Ley Lines is Back with its 2022 Lineup


For the past several years, Kevin Czap of Czap Books and L. Nichols of Grindstone Comics have collaborated together to publish a series of small mini-comics called Ley Lines. The idea of Ley Lines is, according to the co-publishers:
Ley Lines is an Ignatz-nominated series that explores the intersection of comics and the various fields of art & culture that inspire us. Each issue features a different artist's take on a different subject matter taken from the larger context of art making, past and present.
The long-running series was absent in 2021, but is back in 2022 thanks in part to a grant from Annie Koyama's Eisner-recognized Koyama Press Provides program. This year, there are 3 books and all are being released at the same time, rather than the quarterly pace of previous years.

I admit I am unfamiliar with the creators this time around, but I love the concept of Ley Lines and there have been some phenomenal entries in the past, as creators worked to mix their musings and their art style with everyone ranging from Beethoven to Virginia Roof to Surrealism to Project Runway. It's an eclectic grouping of subjects and an even wider variety of art styles, leading to some amazing work over the years.

Here's a rundown of the 2022 offerings, with a few sample pages from the website:

Ley Lines 26: The First Few Bars by Keren Katz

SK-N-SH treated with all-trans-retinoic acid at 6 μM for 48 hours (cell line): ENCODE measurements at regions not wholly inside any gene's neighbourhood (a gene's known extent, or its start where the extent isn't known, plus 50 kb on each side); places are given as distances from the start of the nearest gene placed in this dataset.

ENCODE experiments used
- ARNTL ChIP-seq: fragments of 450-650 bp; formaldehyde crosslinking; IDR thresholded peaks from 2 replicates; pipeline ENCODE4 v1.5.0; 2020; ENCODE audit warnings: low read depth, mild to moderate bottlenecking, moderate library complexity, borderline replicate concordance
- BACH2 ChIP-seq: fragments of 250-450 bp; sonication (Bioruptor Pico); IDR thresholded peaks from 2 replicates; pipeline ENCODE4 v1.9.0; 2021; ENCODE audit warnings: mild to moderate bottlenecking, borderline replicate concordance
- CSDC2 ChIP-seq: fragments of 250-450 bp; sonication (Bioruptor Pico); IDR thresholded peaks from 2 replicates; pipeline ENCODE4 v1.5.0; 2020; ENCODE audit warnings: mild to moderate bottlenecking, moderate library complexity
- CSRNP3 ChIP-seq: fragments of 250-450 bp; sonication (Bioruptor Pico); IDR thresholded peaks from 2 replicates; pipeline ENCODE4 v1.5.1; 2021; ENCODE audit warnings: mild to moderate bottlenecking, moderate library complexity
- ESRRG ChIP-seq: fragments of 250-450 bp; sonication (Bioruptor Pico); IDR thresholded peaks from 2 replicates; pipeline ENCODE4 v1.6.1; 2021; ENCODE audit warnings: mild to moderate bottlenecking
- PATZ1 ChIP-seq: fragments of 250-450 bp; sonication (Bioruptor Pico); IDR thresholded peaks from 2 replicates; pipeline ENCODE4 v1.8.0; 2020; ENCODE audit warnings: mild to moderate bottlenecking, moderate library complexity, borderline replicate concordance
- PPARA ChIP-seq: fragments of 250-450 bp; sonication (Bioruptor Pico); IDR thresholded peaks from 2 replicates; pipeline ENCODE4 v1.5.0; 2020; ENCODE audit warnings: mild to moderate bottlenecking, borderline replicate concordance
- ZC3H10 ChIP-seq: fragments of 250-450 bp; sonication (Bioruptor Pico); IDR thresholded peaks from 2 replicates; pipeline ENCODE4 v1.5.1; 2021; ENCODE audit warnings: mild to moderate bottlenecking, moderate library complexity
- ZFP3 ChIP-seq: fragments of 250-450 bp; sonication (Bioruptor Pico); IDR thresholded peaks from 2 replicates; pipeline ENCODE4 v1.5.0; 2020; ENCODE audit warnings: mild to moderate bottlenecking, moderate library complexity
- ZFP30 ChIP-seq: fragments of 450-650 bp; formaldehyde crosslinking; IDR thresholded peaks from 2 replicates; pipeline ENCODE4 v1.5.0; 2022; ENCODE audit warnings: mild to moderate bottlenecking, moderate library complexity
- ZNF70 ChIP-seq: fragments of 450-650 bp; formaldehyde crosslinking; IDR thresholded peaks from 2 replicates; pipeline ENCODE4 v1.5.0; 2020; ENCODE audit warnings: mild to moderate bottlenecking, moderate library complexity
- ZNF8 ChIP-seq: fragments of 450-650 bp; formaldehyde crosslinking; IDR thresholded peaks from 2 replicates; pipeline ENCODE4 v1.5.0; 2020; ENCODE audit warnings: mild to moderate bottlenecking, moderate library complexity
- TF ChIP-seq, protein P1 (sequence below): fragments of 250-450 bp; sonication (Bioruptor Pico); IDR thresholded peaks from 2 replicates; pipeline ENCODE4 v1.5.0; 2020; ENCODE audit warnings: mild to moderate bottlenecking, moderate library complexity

Keren Katz' singular artistic voice brought to bear on the complications of having a body, its usefulness, and how art can salve the soul. Inspired by the concept of "allongé" in ballet


Ley Lines 27: H-O-R-S-E by Cameron Weston Nicholson
Have you ever had a hard time connecting to someone you love? Sometimes food can build that bridge, friends, family etc. Food can be the reason why you and your cousins get along or why you and your mom share such a strong bond.


Ley Lines 28: LOVE, or THE AXE by Jordan Jeffries
Scorsese's The Last Temptation of Christ presents Willem Dafoe as a salt-of-the-Earth Messiah, equal parts human and divine. That film provides a touchstone for Jordan Jeffries' journey through morality and religion, the story of which is told here with introspective artistry.


As you can see, the creators and their approaches are just as unique in this group as they've been in the past. Each brings their own style and perspective and even the paper stock is different, which has always been a nice touch in my opinion. 

I'm not as tied to the micro-comics scene as I used to be but I'll always love comics like this and always want to ensure people know these great little books are out there. They're an awesome way to discover new favorites and Kevin and L's eye for creative talent are extremely strong. If you're newer to the idea of mini-comics or just looking for more, the Ley Lines series is a great place to start--or pick up where you left off before the pandemic slowed your convention roll.